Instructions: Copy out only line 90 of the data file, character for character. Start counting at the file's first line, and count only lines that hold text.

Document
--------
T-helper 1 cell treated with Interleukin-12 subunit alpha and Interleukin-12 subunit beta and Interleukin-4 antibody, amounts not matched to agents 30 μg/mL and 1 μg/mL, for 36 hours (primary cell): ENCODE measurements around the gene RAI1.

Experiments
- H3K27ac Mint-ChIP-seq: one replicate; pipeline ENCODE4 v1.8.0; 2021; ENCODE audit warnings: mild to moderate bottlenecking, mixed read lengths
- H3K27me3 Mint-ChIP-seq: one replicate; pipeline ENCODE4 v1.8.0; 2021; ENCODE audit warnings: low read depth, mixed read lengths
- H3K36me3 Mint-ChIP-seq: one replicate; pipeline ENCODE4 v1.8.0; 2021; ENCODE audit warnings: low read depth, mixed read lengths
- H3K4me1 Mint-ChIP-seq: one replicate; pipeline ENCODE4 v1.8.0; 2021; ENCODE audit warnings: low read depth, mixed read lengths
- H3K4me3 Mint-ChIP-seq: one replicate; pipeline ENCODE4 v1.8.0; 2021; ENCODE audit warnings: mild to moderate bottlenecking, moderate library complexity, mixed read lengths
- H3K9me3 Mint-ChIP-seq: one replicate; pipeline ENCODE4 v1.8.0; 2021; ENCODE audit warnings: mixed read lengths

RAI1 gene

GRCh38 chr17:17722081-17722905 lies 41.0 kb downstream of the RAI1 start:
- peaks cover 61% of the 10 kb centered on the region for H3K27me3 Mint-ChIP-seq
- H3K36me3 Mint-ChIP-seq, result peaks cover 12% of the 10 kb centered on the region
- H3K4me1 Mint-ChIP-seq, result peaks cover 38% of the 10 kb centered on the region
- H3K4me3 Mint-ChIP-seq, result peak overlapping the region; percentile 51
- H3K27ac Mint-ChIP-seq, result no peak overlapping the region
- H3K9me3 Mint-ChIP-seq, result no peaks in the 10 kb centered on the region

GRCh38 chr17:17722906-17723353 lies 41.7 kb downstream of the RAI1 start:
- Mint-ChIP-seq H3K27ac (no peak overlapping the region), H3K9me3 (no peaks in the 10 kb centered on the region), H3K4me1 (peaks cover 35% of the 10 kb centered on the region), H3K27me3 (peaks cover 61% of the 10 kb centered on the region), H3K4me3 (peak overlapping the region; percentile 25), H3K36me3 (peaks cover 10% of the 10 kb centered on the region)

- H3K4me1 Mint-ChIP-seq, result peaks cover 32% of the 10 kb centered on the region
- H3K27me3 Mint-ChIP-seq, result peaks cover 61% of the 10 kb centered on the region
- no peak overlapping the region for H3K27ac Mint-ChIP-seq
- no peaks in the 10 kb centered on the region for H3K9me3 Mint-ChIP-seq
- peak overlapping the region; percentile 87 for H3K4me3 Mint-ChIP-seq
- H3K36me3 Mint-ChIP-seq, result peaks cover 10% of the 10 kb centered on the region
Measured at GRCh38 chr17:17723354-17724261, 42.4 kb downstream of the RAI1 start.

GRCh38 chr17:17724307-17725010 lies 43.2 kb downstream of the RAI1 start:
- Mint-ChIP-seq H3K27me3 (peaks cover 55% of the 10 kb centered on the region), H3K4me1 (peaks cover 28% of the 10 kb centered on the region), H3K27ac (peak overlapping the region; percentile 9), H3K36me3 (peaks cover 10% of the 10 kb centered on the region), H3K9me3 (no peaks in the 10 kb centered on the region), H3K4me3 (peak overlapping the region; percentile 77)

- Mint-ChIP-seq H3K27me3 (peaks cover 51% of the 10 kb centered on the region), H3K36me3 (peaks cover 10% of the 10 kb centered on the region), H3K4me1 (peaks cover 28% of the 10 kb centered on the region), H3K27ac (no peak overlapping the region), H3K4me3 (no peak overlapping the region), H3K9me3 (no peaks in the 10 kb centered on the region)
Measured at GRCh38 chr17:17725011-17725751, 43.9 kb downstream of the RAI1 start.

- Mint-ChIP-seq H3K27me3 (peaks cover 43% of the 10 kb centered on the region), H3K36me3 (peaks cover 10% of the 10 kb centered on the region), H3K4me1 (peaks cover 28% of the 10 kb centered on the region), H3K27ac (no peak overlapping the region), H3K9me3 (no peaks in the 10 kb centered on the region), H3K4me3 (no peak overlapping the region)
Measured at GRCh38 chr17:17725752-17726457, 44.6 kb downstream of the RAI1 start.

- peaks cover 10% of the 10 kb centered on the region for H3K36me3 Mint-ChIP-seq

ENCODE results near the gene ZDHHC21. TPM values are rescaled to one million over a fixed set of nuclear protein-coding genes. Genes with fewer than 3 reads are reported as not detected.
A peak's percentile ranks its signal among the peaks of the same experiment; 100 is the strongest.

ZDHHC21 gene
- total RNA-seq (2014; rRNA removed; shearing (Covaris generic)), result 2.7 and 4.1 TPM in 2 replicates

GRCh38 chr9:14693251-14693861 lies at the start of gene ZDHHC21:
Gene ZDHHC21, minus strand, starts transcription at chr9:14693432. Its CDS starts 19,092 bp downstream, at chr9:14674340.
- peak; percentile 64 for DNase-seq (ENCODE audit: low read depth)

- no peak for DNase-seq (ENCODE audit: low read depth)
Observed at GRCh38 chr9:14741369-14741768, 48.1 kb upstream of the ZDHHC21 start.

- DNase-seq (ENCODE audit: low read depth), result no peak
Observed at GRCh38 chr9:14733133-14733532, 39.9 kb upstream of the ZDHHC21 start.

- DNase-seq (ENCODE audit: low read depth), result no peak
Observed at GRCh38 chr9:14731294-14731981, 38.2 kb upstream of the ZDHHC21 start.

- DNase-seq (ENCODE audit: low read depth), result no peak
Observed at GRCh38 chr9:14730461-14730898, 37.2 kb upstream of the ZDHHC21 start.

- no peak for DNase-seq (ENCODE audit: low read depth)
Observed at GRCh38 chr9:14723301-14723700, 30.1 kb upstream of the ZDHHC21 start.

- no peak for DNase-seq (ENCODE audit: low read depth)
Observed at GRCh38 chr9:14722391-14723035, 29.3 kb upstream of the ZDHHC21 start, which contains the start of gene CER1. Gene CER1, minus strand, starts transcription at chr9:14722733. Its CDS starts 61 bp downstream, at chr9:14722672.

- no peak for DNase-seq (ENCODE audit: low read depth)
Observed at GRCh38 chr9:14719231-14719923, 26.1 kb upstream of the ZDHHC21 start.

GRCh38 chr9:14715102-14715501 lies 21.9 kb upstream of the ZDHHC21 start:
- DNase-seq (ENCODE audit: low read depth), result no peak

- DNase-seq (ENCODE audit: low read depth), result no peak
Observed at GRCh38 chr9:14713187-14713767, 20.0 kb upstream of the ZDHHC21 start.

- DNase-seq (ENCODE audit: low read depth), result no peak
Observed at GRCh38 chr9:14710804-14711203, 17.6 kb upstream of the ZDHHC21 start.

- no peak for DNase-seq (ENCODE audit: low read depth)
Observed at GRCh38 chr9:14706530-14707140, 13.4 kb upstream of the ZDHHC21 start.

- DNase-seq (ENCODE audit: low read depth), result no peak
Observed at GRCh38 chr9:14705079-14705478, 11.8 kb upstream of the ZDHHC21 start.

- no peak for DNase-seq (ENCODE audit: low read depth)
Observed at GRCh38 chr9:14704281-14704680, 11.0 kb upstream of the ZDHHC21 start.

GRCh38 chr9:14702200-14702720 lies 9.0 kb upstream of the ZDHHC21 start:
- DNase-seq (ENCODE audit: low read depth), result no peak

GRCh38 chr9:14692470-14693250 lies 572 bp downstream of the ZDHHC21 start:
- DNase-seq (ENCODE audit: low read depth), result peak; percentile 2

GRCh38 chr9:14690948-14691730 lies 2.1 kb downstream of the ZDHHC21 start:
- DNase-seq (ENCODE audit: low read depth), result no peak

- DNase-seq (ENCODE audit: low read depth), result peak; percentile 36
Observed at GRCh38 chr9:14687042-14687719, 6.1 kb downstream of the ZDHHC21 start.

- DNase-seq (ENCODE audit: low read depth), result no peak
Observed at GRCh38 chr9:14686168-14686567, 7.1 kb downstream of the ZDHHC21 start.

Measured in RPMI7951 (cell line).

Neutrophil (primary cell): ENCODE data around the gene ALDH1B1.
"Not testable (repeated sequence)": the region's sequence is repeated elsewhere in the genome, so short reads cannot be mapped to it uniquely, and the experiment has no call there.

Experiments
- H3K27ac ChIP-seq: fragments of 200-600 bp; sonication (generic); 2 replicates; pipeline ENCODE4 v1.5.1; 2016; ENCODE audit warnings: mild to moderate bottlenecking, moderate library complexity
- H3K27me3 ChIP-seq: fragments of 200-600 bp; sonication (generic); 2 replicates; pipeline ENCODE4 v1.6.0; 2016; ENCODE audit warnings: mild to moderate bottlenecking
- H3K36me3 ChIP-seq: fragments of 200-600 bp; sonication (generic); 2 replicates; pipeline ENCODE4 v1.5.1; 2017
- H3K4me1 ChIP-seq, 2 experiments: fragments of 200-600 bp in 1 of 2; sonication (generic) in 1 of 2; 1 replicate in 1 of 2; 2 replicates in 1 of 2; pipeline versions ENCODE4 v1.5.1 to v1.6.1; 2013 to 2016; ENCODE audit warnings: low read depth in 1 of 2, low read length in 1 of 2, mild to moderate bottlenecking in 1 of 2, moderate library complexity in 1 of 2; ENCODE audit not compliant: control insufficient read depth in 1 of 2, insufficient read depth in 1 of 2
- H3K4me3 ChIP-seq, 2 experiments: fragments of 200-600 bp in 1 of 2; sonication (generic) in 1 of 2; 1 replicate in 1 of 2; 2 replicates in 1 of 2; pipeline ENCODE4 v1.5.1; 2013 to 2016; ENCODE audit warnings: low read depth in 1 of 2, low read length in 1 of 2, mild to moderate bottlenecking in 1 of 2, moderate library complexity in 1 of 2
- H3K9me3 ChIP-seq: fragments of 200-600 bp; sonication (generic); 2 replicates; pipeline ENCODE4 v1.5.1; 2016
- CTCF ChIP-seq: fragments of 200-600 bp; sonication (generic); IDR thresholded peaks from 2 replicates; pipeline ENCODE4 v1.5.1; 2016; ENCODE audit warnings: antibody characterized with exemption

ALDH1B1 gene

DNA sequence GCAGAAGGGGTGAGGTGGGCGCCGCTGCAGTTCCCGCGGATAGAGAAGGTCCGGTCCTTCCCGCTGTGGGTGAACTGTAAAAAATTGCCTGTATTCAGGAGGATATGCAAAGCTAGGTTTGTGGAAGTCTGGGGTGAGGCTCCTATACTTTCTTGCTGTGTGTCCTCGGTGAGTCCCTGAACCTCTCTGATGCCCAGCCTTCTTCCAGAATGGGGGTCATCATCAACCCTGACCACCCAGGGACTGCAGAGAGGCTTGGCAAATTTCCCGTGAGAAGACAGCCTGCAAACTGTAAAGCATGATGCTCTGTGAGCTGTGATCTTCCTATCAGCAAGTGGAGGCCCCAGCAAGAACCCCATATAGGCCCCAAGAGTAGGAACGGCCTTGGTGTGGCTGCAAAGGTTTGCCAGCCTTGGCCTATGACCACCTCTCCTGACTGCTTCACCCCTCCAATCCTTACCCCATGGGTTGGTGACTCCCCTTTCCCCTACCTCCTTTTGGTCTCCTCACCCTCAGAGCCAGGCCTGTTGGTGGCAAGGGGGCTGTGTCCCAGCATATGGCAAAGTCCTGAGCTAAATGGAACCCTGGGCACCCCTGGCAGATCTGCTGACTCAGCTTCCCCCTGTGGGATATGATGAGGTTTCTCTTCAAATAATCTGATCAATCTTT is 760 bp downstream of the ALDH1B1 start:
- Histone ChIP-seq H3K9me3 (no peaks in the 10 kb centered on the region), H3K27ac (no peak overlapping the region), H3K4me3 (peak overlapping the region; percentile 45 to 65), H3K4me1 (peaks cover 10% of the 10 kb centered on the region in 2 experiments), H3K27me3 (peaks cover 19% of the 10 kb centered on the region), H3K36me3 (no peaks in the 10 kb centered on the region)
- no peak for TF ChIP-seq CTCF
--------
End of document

- no peak for TF ChIP-seq CTCF